October is only 2 days old and already it has brought me nine cards. How wonderful is that?
945 – Eva in Morocco - La Llotja de la Seda, Valencia, Spain – a UNESCO World Heritage Site
Built between 1482 and 1533, this group of buildings was originally used for trading in silk (hence its name, the Silk Exchange) and it has always been a centre for commerce. It is a masterpiece of late Gothic architecture. The grandiose Sala de Contratación (Contract or Trading Hall), in particular, illustrates the power and wealth of a major Mediterranean mercantile city in the 15th and 16th centuries.
946 – Eva in Morocco – The Alhambra Palace and Fortress, Granada, Spain – a UNESCO World Heritage Site
Rising above the modern lower town, the Alhambra and the Albaycín, situated on two adjacent hills, form the medieval part of Granada. To the east of the Alhambra fortress and residence are the magnificent gardens of the Generalife, the former rural residence of the emirs who ruled this part of Spain in the 13th and 14th centuries. The residential district of the Albaycín is a rich repository of Moorish vernacular architecture, into which the traditional Andalusian architecture blends harmoniously.
947 – Eva in Morocco – The Medina of Tétouan, Morocco – a UNESCO World Heritage Site
Tétouan was of particular importance in the Islamic period, from the 8th century onwards, since it served as the main point of contact between Morocco and Andalusia. After the Reconquest, the town was rebuilt by Andalusian refugees who had been expelled by the Spanish. This is well illustrated by its art and architecture, which reveal clear Andalusian influence. Although one of the smallest of the Moroccan medinas, Tétouan is unquestionably the most complete and it has been largely untouched by subsequent outside influences.
948 – Eva in Morocco – The Tower of Babel by Otto Munch in Zurich Cathedral’s door.
The back of these four cards from Eva in Morocco formed a letter. One of the nicest I have had in a long time!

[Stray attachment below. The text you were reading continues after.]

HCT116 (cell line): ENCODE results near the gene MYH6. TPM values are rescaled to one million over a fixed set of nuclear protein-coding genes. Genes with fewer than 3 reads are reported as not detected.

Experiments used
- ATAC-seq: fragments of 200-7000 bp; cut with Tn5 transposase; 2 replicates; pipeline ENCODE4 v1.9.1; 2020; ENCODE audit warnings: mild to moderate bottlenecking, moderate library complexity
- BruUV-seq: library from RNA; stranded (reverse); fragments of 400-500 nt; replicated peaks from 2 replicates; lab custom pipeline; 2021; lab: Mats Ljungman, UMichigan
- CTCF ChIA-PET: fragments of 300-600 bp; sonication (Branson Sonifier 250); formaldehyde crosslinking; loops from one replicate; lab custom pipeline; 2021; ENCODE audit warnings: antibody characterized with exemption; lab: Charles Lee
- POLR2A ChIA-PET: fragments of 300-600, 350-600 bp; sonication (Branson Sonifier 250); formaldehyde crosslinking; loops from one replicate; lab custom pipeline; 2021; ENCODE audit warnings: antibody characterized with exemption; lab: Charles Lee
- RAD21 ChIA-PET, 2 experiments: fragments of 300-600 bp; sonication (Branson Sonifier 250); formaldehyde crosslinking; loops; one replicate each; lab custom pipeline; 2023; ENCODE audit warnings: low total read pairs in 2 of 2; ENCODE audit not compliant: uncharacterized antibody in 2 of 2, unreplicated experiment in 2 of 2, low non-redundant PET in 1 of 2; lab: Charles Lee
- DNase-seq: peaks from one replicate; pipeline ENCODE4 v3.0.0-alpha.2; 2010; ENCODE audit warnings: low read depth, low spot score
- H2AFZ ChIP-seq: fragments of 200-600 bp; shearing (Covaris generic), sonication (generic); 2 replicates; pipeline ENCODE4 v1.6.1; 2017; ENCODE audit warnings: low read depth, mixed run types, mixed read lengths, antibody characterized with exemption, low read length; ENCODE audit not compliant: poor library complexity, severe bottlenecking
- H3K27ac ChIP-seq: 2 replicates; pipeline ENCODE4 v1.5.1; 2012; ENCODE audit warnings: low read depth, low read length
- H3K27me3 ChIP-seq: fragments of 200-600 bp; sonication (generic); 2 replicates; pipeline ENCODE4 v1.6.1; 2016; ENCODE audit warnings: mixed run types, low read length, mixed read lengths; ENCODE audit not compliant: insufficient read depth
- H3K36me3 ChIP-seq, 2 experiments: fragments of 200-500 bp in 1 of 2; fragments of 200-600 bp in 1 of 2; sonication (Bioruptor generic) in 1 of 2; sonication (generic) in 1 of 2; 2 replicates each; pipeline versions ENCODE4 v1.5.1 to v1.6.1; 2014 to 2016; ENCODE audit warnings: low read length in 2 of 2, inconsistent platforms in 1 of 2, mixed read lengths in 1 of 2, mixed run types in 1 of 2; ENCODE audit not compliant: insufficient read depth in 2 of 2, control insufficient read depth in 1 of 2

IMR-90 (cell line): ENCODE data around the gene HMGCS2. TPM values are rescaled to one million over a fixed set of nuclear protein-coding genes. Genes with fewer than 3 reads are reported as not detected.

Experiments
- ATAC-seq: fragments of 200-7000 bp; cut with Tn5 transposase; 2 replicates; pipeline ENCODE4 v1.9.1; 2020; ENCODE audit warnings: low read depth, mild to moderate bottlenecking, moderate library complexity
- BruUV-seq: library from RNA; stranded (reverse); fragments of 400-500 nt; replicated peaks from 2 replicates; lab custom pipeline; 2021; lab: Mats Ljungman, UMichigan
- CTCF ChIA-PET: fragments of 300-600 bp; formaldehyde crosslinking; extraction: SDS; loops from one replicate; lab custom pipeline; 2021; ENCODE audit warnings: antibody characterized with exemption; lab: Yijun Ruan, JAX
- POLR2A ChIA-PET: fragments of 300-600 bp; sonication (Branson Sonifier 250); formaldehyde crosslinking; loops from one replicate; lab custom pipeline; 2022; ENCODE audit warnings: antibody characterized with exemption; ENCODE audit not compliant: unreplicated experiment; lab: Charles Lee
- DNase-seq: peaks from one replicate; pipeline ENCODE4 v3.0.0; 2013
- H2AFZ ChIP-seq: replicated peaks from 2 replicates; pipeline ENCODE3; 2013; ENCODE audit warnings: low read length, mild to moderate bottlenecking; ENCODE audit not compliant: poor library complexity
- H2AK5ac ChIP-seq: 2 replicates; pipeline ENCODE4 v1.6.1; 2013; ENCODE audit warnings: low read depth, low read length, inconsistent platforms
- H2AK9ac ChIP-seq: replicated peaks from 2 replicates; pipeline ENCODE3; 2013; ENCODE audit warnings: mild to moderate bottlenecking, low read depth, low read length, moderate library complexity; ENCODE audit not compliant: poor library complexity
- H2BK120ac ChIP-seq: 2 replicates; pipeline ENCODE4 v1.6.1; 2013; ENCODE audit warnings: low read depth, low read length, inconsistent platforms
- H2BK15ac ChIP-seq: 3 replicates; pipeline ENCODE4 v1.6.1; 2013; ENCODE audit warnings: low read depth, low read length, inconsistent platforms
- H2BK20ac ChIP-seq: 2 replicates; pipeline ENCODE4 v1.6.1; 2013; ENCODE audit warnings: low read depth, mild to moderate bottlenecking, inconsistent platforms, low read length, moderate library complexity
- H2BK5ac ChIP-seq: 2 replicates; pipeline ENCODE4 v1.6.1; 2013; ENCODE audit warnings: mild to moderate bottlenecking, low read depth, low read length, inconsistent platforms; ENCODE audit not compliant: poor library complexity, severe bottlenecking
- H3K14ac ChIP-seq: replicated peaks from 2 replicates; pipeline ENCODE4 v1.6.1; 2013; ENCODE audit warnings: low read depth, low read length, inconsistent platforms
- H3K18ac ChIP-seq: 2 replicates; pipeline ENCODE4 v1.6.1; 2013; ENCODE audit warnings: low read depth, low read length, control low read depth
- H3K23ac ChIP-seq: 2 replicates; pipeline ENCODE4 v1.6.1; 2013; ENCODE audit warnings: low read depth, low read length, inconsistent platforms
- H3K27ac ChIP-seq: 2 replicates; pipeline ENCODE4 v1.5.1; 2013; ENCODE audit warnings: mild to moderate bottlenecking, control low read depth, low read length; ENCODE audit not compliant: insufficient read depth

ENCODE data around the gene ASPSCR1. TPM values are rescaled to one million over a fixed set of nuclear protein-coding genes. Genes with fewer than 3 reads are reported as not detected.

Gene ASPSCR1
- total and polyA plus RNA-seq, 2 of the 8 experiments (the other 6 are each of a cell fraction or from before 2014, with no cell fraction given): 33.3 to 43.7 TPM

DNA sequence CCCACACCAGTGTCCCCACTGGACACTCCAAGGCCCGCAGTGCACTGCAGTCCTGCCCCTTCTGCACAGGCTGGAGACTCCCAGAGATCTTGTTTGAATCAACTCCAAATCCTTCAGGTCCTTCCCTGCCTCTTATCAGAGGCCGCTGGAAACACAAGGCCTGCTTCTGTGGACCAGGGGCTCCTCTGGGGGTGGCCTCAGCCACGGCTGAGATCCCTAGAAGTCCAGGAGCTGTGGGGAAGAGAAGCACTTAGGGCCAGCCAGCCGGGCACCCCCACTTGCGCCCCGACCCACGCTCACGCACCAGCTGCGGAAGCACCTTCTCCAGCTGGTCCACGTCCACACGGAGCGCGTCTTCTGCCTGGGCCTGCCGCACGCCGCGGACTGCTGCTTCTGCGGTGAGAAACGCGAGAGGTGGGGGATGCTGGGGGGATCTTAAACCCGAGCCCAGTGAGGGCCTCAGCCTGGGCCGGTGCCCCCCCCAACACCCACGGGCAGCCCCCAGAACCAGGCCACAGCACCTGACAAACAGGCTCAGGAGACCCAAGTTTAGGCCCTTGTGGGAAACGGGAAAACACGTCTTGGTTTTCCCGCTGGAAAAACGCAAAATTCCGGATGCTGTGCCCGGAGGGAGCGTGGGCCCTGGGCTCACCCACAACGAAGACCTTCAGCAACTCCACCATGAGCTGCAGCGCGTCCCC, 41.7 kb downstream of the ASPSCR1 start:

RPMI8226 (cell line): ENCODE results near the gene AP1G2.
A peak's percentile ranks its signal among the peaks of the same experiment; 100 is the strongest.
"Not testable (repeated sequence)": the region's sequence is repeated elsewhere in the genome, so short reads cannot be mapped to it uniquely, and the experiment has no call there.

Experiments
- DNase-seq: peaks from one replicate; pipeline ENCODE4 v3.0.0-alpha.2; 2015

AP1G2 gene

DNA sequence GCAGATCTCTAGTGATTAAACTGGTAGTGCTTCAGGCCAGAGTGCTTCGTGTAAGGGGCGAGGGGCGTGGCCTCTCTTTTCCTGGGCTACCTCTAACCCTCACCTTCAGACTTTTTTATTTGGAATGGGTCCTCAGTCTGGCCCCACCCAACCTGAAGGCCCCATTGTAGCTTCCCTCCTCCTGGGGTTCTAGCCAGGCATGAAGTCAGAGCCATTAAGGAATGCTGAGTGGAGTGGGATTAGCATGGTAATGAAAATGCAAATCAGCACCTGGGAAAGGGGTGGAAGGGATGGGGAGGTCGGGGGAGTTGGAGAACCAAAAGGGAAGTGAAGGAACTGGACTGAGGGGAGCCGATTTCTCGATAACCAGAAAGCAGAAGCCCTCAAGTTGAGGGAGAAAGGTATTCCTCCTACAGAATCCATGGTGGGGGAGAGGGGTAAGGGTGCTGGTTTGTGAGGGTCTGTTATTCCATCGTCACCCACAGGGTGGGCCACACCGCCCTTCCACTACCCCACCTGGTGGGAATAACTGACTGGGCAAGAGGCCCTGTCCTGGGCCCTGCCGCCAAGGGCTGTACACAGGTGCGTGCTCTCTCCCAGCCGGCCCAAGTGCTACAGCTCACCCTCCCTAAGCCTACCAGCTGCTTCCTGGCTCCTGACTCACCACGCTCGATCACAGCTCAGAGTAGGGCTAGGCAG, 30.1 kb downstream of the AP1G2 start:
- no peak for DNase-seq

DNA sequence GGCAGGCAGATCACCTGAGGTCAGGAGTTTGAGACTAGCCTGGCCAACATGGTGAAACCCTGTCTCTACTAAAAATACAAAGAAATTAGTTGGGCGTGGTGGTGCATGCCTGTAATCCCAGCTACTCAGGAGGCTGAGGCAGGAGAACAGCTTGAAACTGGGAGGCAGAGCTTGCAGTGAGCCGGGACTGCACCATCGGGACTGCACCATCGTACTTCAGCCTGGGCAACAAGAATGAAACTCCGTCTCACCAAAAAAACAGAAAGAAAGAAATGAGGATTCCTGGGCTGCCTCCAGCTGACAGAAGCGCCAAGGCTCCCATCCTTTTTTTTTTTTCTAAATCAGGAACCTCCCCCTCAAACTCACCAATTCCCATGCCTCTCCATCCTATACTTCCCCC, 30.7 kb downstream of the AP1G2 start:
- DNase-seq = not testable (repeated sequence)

949 – Carol from Washington but in England – St. Albans, England.
A pictorial plan of the medieval monastery. Carol (from Washington) sent this while she and her husband Rob toured England. Rob is English and visiting St Albans allowed him to explore some of his old haunts.
I don't often get the chance to show a British stamp. This one is part of a series of six Merchant Navy stamps recently issued by the Royal Mail.
950 – Susanne in Germany – Detail from Fray Jeronimo Perez by Francisco Zurbaran (1598-1664). As you will know by now I love pictures of writing implements and hands writing. This is one of the best I have received.
The back of this postcard had four stamps on it of historic postal uniforms from 1850 from different parts of Germany. Aren’t they grand!! I shall have to put a colour photocopy of these into my postal scrapbook.
951 – Santa in Latvia (LV-119434) – Treasures of Latvia
Men’s jewellery and weapons from the 5th to the 14th centuries.
952 – Amit in India – Mahabalipuram - a UNESCO World Heritage Site
This group of sanctuaries, founded by the Pallava kings, was carved out of rock along the Coromandel coast in the 7th and 8th centuries. It is known especially for its rathas (temples in the form of chariots), mandapas (cave sanctuaries), giant open-air reliefs such as the famous 'Descent of the Ganges', and the temple of Rivage, with thousands of sculptures to the glory of Shiva.
Amit and I are swapping directly and this is my first postcard from India.
I love these stamps.
953 – Riitta in Finland (FI-1879091) – Another super Inge Löök painting.